"Outside a dog a book is man's best friend, inside a dog it is too dark to read!" -Groucho Marx========="The person, be it gentleman or lady, who has not pleasure in a good novel, must be intolerably stupid." -Jane Austen========="I don’t believe in the kind of magic in my books. But I do believe something very magical can happen when you read a good book."-JK Rowling========"I spend a lot of time reading." -Bill Gates=========“Ahhh. Bed, book, kitten, sandwich. All one needed in life, really.” -Jacqueline Kelly=========

Monday, September 23, 2013

Let's talk about Forgive Me, Leonard Peacock and banned books at the same time

Forgive Me, Leonard Peacock by Matthew Quick is the story of a very disturbed young man who wants to spend the last day of his life giving gifts to four people who were nice to him. He wants to thank them and let them know that it is not their fault that he needed to commit suicide, that he needed to end his pain. All four of the people are suspicious that something is wrong, but one, his Holocaust Education teacher, actually reaches out and gives Leonard a life-line. Will he take it?

The book, which is heart-wrenching to read, covers a very, very difficult topic: teen suicide. It is a topic most people only want to talk about in generalities. When specifics come up we want to sweep them under the table. Leonard was in pain emotionally for years yet his peers, teachers, parents, and counselors all missed the signs that he was in trouble until it was almost too late. They allowed him to isolate himself, even making him the scapegoat for all their bullying and bad behavior, piling more pain and humiliation on top of everything else. When he finally gets to the point of putting together a suicide plan it almost seems like the logical next step to end his miserable life.

As a teacher I have counseled a student who was contemplating ending her own life. It was very scary for me and painful for her. I had support from counselors at my school and we eventually got the parents involved and she got the help she needed. It was hard and scary. I didn't know if I was doing the right thing but I wanted to do something. Who knows, maybe I helped save the girls life. That is not the point. I did something because I had a bit of training and I was in the right place at the right time and I took her problems seriously. Are there more Leonard Peacocks out there who need someone to talk to them, to help them? I know there are. Perhaps that person, teen or adult, would feel more empowered to help if they had read this book first.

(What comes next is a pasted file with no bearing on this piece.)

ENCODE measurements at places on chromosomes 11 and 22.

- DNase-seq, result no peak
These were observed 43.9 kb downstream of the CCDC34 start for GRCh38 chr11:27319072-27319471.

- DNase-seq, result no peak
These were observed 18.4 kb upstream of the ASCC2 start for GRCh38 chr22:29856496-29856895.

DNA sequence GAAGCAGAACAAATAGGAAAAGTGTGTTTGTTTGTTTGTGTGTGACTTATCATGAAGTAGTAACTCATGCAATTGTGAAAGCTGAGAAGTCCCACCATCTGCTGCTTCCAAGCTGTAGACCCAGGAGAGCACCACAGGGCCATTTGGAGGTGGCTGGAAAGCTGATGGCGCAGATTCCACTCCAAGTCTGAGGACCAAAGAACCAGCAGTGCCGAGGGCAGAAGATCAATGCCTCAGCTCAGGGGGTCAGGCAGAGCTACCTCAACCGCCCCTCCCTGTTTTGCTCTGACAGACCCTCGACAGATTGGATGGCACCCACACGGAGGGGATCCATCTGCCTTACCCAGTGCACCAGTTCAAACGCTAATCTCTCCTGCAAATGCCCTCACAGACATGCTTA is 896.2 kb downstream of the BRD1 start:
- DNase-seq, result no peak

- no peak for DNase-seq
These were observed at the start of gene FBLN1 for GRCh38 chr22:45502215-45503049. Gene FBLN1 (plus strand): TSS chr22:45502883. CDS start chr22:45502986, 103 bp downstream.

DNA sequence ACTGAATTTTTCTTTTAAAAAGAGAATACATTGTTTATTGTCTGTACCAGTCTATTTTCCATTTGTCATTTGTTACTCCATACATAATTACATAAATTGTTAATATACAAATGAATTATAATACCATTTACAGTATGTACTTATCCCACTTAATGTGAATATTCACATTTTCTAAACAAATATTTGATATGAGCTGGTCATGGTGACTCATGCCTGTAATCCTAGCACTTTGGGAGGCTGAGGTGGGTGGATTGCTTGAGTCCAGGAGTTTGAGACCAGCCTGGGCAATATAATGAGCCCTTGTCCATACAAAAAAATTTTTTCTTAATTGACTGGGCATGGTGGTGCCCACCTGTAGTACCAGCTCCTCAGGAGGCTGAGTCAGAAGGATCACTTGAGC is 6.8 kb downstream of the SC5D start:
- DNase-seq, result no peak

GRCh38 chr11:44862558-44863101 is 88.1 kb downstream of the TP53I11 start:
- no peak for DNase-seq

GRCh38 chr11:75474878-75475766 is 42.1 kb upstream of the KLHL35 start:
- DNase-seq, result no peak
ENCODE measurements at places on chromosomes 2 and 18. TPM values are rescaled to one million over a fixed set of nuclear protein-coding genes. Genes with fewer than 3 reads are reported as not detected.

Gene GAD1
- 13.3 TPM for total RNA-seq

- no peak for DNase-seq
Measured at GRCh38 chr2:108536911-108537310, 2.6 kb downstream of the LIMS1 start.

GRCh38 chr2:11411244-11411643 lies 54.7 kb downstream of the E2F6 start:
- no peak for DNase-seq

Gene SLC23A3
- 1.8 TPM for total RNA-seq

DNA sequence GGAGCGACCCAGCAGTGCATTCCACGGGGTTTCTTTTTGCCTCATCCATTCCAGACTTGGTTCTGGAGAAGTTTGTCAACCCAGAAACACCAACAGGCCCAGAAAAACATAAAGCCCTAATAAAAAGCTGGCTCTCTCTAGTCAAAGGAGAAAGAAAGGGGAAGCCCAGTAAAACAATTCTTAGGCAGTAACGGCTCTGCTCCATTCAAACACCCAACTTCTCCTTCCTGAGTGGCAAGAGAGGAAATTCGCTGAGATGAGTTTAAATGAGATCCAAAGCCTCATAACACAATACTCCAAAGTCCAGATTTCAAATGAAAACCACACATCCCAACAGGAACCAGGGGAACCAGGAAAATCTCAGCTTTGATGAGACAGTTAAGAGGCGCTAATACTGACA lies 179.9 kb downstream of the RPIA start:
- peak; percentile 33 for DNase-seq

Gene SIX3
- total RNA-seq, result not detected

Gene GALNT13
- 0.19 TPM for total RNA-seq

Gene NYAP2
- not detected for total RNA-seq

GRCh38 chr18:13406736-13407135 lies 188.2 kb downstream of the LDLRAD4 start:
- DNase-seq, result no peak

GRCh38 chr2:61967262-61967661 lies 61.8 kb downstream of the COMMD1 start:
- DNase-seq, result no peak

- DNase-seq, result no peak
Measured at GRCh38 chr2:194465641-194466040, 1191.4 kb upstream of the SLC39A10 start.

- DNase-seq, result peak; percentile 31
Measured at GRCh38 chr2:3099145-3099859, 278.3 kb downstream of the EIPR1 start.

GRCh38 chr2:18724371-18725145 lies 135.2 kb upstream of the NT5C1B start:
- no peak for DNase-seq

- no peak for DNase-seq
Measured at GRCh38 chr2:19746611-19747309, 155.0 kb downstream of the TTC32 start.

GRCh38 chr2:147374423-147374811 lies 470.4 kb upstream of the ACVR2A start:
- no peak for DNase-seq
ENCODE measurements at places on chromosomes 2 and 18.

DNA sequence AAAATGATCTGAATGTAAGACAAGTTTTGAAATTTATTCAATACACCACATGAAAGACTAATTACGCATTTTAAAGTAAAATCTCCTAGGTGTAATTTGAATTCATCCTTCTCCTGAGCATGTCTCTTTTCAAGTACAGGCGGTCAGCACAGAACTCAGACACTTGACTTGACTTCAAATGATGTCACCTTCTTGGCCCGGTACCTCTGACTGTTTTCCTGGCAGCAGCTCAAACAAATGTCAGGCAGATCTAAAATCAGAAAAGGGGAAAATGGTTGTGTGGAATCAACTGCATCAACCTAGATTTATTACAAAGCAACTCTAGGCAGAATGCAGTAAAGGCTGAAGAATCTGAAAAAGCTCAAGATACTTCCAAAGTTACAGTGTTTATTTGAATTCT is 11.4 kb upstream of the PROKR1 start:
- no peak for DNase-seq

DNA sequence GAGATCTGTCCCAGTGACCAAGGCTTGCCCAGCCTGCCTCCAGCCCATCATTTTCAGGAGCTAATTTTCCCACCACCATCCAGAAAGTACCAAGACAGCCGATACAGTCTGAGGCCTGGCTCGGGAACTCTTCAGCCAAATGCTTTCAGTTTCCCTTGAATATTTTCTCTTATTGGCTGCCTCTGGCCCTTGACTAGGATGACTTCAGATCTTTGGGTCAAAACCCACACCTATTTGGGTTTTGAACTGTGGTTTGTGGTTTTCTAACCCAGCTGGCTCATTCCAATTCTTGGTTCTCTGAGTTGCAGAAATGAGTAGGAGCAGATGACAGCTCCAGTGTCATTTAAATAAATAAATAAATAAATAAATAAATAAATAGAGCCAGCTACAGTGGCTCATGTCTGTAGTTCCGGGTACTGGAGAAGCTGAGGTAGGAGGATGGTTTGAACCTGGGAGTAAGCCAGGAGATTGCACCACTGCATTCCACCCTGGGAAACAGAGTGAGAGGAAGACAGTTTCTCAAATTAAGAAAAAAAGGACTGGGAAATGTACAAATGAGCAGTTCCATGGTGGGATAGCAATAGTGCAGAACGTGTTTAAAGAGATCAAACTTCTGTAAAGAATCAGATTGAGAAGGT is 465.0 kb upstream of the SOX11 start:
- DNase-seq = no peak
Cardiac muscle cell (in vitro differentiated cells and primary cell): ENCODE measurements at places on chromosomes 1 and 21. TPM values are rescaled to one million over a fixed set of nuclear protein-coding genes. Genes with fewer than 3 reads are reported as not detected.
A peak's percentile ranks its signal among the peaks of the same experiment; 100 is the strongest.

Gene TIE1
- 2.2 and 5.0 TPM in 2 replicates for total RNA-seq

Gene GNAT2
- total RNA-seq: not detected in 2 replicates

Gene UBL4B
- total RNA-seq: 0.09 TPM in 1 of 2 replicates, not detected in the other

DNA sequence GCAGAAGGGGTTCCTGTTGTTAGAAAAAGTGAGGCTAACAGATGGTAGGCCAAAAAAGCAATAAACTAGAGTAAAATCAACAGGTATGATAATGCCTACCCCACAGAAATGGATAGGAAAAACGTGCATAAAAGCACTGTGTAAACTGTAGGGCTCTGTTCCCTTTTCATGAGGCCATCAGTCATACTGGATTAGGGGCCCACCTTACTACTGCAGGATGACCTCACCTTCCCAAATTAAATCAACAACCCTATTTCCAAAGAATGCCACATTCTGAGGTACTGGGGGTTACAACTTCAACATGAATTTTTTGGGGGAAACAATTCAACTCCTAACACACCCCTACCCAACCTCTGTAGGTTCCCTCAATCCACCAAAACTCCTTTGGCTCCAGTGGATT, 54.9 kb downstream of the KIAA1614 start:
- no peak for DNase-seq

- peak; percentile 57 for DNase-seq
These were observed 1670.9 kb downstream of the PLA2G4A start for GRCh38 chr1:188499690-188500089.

But here is the rub. This is exactly the type of book that gets banned or challenged in schools today. It is an important book on a tough topic and it doesn't mince words. I'm guessing that some would-be challengers would say that this book could give kids ideas to commit suicide so it should be removed from the shelves to protect children. But if they say this, they missed the point. Leonard was so sad that he considered ending his life but along the way he runs into a teacher who knows the signs and tries to help. This is a very important book that needs wide distribution for that very point...to highlights symptoms and makes it clear that we have got to help when we recognize them. Instead of giving kids ideas about suicide it empowers would-be helpers to act and act now!

This is a very important book and should not be missed by anyone who works with teens,  is friends with teens, or is a teen.


Banned Books Week, September 22-28, 2013

4 comments:

  1. Boy this sounds good and important! I'll get to it sooner rather than later now that I've read your review

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  2. Sounds like a painful but worthy read. It IS strange, isn't it, what schools choose to ban. This sounds like a book that could save lives.

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  3. I've enjoyed all of Matthew Quick's earlier books and am happy to hear this is one is good too. He's an author to watch.

    When it comes to books about difficult issues, I understand both sides from personal experience. For teens who are feeling depressed, a book about suicide can push them closer to the edge. At the same time, without those books, troubled teens are left without any hope. For that reason, despite the potential risks, I do believe these books need to be promoted.

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  4. I'm secretly reading this book with my entire 8th grade. My students are enthralled.

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